“So to make a follow up to that film in this Black Panther series, I thought we had to open the world up, the world had to get bigger, the scope had to get bigger. I felt like after making the first one our shoulders were big enough to carry more on this one and it made sense to evolve a culture that wasn’t on the continent.”
But for those who feel that the sequel departs too much from established comic book lore, don’t worry – there’s something for you as the film also stars Dominique Thorne as Riri Williams aka Ironheart, a 15-year old student who, in the comics, reverse engineered one of Iron Man’s armours for herself.
Surprisingly, the conversation with Marvel Studios’ President Kevin Feige to overhaul Namor’s background was easy. Coogler asserts that Feige is understanding and rather, agrees with Coogler’s cause to bring an underrepresented and misunderstood culture and community to the silver screens. Coogler is also rather taken by the Mayan civilisation and Mesoamerican history, so his passion only assured Feige that the change would be beneficial.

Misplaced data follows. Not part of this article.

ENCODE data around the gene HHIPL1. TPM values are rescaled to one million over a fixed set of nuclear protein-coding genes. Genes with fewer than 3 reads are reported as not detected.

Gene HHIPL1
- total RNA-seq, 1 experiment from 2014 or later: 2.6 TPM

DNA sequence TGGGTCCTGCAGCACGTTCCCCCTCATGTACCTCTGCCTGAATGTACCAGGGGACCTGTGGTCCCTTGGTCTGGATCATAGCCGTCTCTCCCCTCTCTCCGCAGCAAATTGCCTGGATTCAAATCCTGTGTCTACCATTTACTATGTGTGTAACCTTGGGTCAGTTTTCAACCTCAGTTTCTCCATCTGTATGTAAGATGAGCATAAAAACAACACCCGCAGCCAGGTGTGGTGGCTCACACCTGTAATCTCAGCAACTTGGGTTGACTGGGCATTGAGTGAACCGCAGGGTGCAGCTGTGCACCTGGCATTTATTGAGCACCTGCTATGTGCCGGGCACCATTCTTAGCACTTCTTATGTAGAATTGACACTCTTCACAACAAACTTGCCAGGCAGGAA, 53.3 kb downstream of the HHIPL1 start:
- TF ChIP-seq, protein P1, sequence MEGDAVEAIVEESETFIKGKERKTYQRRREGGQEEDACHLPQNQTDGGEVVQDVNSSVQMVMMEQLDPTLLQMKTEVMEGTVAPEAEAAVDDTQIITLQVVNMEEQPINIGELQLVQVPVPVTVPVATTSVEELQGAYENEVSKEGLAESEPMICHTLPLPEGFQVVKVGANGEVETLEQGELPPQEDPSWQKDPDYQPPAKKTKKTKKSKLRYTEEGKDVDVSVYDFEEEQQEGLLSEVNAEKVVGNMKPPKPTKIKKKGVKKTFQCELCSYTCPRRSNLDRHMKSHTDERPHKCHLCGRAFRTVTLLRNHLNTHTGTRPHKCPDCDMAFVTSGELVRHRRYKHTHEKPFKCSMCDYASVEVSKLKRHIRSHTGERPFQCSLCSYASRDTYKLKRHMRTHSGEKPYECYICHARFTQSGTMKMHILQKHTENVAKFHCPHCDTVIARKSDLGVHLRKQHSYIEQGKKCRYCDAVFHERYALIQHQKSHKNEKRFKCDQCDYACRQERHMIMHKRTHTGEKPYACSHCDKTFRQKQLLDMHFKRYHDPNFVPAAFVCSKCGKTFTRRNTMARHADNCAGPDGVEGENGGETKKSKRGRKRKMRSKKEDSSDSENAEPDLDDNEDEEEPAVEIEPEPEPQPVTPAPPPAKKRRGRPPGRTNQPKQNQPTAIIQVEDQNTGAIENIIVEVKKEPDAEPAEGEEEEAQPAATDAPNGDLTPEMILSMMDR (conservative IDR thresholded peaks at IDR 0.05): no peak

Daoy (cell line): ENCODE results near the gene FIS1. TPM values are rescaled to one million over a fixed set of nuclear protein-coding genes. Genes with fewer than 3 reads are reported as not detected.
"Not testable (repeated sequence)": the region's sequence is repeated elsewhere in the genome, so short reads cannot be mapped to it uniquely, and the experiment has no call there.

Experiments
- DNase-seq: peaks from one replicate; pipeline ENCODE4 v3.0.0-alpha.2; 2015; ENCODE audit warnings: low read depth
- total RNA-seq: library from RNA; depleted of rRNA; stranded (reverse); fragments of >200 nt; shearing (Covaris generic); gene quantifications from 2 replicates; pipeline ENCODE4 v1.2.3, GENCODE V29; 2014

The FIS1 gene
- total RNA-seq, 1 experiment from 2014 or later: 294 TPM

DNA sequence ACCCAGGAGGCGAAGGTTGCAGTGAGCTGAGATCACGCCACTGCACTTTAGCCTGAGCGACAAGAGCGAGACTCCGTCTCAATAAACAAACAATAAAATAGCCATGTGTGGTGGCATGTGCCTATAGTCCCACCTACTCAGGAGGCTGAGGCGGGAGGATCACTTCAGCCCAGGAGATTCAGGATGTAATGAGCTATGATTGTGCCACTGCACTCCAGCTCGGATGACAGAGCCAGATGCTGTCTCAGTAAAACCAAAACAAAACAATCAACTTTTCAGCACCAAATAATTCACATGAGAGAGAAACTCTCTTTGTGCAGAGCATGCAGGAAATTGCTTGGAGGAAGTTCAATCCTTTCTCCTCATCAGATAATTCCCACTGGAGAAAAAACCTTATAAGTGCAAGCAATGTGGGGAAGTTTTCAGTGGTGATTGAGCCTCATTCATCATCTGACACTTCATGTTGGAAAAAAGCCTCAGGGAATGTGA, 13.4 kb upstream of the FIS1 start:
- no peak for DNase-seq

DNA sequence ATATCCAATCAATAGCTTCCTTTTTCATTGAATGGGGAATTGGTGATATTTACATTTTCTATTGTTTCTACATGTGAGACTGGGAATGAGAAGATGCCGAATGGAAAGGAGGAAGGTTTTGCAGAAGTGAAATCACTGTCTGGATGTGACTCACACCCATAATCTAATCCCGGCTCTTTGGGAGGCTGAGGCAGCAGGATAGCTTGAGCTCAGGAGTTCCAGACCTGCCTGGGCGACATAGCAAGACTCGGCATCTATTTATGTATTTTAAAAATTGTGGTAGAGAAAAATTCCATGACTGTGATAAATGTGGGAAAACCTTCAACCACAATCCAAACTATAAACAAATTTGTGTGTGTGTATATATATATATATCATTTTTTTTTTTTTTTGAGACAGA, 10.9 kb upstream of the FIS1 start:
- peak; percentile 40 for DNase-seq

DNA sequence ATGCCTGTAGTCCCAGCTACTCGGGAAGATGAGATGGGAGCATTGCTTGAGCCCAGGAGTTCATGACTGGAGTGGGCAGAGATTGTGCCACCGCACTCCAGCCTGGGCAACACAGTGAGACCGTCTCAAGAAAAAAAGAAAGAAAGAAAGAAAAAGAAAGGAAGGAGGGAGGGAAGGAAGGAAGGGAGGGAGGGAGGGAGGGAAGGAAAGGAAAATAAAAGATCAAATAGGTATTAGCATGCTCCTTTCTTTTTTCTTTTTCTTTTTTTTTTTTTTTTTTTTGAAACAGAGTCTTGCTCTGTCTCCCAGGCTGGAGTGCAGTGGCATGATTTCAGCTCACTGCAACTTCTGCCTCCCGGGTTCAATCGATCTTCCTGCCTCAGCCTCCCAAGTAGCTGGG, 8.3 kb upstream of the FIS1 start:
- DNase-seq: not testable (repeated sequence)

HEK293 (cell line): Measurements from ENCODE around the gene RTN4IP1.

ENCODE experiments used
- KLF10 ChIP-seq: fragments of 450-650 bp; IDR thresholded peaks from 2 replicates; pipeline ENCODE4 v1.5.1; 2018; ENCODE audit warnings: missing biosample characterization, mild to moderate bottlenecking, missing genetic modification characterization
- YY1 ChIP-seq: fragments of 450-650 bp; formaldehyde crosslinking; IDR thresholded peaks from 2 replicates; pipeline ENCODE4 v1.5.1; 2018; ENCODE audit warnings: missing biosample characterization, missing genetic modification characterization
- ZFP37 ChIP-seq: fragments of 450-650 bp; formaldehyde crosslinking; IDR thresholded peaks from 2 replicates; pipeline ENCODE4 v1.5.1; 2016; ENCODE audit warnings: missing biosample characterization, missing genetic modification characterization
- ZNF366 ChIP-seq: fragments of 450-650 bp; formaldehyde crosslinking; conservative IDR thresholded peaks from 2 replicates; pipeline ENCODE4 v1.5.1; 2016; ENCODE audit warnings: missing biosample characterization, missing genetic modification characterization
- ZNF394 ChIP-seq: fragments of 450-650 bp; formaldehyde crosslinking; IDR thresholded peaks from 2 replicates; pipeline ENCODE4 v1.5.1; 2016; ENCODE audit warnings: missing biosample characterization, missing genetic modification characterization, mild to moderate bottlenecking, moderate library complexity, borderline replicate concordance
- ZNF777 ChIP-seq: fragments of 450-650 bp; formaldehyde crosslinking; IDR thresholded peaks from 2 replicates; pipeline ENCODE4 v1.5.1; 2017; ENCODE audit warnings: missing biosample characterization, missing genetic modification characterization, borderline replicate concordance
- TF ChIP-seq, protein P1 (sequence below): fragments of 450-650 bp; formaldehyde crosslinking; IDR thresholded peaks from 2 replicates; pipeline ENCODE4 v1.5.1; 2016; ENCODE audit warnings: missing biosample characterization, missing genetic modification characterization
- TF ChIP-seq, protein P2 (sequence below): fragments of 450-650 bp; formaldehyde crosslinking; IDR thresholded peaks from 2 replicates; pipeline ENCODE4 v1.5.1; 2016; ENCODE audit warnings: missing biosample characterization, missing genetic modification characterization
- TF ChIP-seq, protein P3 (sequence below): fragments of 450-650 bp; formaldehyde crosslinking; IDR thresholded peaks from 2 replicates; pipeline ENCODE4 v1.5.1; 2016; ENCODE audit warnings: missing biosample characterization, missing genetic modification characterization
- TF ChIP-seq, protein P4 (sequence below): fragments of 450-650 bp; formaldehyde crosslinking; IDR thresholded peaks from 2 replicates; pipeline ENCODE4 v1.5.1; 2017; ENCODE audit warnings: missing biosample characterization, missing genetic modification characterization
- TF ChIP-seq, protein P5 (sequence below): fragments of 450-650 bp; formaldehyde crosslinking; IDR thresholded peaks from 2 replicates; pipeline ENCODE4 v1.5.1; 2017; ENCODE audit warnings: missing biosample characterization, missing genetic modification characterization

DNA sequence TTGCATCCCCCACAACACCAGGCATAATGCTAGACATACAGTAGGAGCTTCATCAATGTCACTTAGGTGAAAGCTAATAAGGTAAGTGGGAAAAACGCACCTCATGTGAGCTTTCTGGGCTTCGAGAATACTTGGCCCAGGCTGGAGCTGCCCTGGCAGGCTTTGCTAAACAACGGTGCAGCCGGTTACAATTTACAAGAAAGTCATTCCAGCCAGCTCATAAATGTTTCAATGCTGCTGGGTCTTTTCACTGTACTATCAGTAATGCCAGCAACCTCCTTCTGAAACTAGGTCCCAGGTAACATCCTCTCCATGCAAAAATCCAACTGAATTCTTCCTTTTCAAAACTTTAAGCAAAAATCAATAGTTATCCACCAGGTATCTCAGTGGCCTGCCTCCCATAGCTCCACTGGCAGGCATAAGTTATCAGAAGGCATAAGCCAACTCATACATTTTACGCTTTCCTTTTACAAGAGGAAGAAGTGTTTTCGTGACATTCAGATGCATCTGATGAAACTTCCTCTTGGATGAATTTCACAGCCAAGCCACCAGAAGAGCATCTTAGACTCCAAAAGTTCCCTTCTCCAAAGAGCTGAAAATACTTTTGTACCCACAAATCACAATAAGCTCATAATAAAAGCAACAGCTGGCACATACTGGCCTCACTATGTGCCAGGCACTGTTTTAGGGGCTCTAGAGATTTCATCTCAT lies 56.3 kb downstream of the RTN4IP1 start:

“In terms of a conversation with Kevin, it wasn’t like a big deal. He actually encouraged it because he wanted us to make sure that our version of underwater society is different enough to be able to coexist in the film world right now. You got Aquaman – which is a great film – you got these other movies that are based on Atlantis, or Greco Roman mythology, history, culture – there’s enough of that in the world,” shared Coogler.
“If you study historical texts and culture, you’ll see that there are a lot of cultures all over the world that have this legend of hidden societies or continents that sank, and went into the water and so I was always kind of amazed. Once we settled on a Mayan civilization, it worked out really well for us.”
Wakanda Forever is finally hitting cinemas on 11 November. The movie will see the return of Letitia Wright as Shuri, Angela Bassett as Queen Ramonda, Lupita Nyong’O as Nakia, Danai Gurira as Okoye and Winston Duke as M’Baku. It will introduce Tenoch Huerta as Namor the Submariner and Dominique Thorne as Ironheart.